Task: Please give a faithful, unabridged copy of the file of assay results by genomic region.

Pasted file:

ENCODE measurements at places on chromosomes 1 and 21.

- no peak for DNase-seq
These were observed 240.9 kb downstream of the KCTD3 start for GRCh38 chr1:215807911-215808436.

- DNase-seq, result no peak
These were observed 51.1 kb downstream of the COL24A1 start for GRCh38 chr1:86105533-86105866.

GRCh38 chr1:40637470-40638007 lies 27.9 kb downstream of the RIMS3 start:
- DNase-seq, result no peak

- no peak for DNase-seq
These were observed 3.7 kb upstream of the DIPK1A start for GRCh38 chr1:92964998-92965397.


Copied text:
ENCODE measurements at places on chromosomes 1 and 21.

- no peak for DNase-seq
These were observed 240.9 kb downstream of the KCTD3 start for GRCh38 chr1:215807911-215808436.

- DNase-seq, result no peak
These were observed 51.1 kb downstream of the COL24A1 start for GRCh38 chr1:86105533-86105866.

GRCh38 chr1:40637470-40638007 lies 27.9 kb downstream of the RIMS3 start:
- DNase-seq, result no peak

- no peak for DNase-seq
These were observed 3.7 kb upstream of the DIPK1A start for GRCh38 chr1:92964998-92965397.